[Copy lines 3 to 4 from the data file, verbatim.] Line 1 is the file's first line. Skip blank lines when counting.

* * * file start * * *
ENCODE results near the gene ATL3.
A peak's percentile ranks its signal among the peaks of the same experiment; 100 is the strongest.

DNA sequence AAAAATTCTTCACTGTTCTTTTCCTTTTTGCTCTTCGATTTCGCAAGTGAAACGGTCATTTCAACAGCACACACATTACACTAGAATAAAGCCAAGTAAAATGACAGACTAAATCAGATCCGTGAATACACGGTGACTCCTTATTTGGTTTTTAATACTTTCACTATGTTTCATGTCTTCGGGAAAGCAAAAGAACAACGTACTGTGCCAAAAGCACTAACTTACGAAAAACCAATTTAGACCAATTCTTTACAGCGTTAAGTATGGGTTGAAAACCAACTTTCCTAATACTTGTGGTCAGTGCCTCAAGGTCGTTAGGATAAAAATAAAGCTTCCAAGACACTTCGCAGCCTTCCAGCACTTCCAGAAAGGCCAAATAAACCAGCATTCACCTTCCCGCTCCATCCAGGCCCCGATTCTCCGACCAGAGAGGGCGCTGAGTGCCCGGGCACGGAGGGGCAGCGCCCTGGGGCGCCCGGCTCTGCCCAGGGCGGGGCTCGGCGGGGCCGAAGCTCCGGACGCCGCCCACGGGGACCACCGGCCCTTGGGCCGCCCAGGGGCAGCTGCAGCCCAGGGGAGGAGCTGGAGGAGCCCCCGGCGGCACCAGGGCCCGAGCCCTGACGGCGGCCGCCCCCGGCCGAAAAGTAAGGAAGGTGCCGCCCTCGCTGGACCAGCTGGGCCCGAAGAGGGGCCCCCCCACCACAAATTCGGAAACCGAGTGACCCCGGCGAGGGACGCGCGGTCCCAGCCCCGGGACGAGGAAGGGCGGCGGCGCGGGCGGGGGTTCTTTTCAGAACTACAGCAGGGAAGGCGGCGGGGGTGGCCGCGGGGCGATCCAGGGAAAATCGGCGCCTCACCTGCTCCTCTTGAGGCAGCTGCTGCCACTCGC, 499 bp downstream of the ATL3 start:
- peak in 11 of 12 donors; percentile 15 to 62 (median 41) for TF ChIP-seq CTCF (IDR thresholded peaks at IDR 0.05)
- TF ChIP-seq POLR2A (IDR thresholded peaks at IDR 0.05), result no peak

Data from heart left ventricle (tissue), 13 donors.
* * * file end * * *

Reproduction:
DNA sequence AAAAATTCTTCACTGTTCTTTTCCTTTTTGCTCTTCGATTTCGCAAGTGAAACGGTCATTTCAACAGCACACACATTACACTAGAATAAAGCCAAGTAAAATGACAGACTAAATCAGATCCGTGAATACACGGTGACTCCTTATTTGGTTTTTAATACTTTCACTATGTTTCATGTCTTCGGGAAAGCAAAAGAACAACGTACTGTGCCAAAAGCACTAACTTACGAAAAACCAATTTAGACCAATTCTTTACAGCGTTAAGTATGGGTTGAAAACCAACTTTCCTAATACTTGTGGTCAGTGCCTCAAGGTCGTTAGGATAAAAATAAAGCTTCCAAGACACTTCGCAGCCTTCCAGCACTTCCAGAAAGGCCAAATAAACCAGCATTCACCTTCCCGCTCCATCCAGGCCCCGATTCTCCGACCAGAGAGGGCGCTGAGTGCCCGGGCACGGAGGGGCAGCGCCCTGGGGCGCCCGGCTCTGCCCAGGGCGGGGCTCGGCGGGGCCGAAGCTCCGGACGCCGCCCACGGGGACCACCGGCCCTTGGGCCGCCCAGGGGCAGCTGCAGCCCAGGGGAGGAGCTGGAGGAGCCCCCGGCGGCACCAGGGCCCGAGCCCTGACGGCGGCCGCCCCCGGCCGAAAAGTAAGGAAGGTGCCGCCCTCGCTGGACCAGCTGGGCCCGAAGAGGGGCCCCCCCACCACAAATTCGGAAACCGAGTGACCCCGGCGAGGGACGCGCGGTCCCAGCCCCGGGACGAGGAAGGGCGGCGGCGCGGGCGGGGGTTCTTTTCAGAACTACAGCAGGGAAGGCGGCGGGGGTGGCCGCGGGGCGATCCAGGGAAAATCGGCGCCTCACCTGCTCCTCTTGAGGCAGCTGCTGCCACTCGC, 499 bp downstream of the ATL3 start:
- peak in 11 of 12 donors; percentile 15 to 62 (median 41) for TF ChIP-seq CTCF (IDR thresholded peaks at IDR 0.05)